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Fortnite Has Peaked, What Comes Next?

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Fortnite Has Peaked, What Comes Next?

In the last couple of months of 2019, revenue from Fortnite has been down by almost 40%. Google search trends are down, and the player base is also slowly declining.

Given the massive numbers the game clocked in its first 24 months, some kind of a decline was inevitable. Player fatigue is a major issue in the gaming industry - people are always on the lookout for the next big thing. That is the normal evolutionary path for the industry.

But then again, Fortnite is not just any other game. It is almost too big to just decline and die overnight. What about the recent numbers then? What does this all mean for the game, the company, and the industry in general?

Too Big To Fail

Just one figure is enough to show you the power of Fortnite - $4 billion. That is close to the figure that this game has earned for its company Epic Games. Even if they were to shut shop and not release any new content, their war chests are deep enough to keep them functioning for up to a decade!

As for the declining revenues, even after that 38% dip, the game made over 200 million dollars per month in May 2019. And in terms of active new players, Fortnite is drawing more numbers than its recently released AAA rivals in the Battle Royale genre - Apex Legends, we are looking right at you.

For a two-year-old game, these are unprecedented numbers. And a lot of that has got to do with how the publisher has been dishing out quality content for this game. Their ‘seasons’ approach has been a master class, with frequent changes to map areas, crazy strange meta events and so on.

Season X is Almost Over

We are already past the halfway point in the latest season of Fortnite. In the future, they will probably remember this season for the massive fiasco that was the introduction of the B.R.U.T.Es. But to the credit of Epic, they did eventually heed the criticism from the players. Though many wanted the BRUTEs vaulted (removed) Epic chose the more conservative option of nerfing them instead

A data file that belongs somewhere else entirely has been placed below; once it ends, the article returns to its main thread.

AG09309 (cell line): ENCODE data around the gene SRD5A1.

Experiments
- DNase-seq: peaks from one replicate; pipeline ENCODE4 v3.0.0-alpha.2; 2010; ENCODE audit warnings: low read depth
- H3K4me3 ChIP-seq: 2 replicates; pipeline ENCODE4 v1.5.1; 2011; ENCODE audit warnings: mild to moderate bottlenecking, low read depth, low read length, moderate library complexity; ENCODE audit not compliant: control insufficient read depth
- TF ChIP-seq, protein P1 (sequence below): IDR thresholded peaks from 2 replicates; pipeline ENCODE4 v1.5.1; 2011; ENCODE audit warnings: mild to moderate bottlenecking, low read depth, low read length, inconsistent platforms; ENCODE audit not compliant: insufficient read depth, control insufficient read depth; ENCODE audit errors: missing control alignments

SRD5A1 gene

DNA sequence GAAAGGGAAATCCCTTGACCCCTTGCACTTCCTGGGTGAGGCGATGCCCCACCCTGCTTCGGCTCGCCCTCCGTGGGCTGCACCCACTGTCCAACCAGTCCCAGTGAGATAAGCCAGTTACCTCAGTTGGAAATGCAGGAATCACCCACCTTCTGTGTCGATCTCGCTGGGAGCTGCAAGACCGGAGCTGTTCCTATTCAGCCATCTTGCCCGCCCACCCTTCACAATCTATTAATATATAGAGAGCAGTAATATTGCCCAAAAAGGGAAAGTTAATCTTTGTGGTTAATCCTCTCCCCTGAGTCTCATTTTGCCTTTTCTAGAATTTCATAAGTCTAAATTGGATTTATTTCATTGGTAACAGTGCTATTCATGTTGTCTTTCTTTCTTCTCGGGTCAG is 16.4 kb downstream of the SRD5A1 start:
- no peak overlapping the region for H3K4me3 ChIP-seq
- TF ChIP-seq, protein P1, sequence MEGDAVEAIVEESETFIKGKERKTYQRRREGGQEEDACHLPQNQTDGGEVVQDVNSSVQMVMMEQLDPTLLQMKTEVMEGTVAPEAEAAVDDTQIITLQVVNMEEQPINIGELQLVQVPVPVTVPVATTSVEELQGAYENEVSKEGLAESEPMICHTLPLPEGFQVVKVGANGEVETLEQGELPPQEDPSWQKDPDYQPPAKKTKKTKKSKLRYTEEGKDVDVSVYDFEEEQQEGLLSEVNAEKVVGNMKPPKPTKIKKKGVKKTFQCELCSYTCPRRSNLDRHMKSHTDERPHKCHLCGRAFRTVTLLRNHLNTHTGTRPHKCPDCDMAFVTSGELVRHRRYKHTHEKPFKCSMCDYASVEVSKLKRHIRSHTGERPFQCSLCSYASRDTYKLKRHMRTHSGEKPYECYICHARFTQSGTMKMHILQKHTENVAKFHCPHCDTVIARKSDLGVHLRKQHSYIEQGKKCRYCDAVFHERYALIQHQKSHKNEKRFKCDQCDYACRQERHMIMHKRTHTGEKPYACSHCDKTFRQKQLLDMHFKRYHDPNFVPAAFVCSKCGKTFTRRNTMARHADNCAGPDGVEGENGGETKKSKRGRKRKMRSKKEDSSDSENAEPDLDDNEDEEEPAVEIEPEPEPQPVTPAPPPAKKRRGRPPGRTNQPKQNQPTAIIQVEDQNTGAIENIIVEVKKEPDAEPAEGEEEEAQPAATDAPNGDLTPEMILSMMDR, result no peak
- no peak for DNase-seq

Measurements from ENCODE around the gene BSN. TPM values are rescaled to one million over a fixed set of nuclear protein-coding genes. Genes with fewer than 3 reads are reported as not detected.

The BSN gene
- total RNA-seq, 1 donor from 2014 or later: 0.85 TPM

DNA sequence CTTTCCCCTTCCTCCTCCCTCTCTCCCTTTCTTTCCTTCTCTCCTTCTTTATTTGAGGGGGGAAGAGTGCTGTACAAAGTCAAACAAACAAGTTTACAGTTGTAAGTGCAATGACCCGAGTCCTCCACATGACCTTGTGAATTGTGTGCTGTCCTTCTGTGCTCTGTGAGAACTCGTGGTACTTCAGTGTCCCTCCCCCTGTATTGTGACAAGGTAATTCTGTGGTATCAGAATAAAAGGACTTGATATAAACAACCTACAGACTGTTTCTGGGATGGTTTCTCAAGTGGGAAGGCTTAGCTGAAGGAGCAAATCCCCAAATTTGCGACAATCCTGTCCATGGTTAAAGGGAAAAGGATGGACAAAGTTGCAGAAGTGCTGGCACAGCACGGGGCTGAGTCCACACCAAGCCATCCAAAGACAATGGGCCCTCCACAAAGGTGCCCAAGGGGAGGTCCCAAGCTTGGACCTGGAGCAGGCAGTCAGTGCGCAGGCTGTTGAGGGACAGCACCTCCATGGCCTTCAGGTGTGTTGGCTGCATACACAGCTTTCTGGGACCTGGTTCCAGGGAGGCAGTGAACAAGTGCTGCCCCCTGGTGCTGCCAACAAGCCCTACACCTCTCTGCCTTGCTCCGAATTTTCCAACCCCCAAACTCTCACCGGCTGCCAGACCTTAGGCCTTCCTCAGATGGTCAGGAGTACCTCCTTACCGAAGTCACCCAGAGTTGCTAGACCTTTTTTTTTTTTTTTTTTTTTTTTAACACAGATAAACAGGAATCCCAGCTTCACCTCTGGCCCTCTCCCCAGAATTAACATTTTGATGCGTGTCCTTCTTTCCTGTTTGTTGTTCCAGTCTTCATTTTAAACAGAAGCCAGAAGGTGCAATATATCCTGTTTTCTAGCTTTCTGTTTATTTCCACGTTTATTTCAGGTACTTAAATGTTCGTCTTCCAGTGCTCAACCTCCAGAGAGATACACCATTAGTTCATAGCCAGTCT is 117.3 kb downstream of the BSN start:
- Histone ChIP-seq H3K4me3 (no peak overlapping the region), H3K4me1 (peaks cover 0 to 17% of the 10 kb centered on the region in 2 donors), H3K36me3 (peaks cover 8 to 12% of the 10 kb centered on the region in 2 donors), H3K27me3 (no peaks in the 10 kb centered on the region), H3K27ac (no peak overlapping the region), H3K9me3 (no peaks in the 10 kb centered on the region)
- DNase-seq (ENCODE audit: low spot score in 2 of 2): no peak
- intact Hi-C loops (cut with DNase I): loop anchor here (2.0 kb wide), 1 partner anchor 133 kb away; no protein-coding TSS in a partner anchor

That aside, the current map has started to show its age, despite all the cosmetic changes and alterations made to it over 10 seasons. Speculation is rife that something big may be around the corner when Season 11 officially launches in the second week of October. There is no consensus among players as to what that might be, and Epic are keeping their cards hidden on this one.

Making a Splash in e-Sports

If there is one area where Fortnite had failed to make a big impact over the last two years, it was in the elite arena of competitive e-sports. Epic's first foray into e-sports ended in disaster in 2018, despite promising $100 million in prize money.

One of the problems with Fortnite is that in a competitive arena with millions at stake, the very nature of the game encourages players to take an uber cautious approach. As noted by Forbes, this can result in a very dull spectacle, which can be lethal in terms of viewership.

But barely a year on, Epic seems to have ironed at least some of the kinks with their Fortnite World Cup in August 2019. That event filled the Arthur Ashe Stadium in Queens, New York, and drew in two million viewers online. 

Fortnite still has some big problems to solve if it wants to become a fixture on the e-sports scene like DOTA, StarCraft II or CS-GO. These games get many tournaments across the world, with professional teams and millions of eager fans. 

There is even an active e-sports betting scene out there, which you can see on sites like https://www.freebets.co.uk/For instance, the Global SCII League is happening in South Korea right now. In the play-offs, Dark vs Rogue is a match up with odds of 1.60 vs 2.27, while Trap vs Maru is available for 3.00 vs 1.37. 

>In other e-sports news, ESL One Hamburg is underway, and the DoTA tournament has some eye-catching matchups. Team Singularity from Poland is up against the Russian team Positive Guys. The poles are the more lucrative option here with odds of 2.35, but the Russian team has the safety edge with 1.64

Epic can keep throwing hundreds of millions of dollars at the esports scene. But as long as the central flaws in the base game remain, Fortnite will continue to suffer in this arena. The only thing working for it right now is its massive player base. Once they figure out how boring the competitive scene is, then the esports side of the game will be in trouble.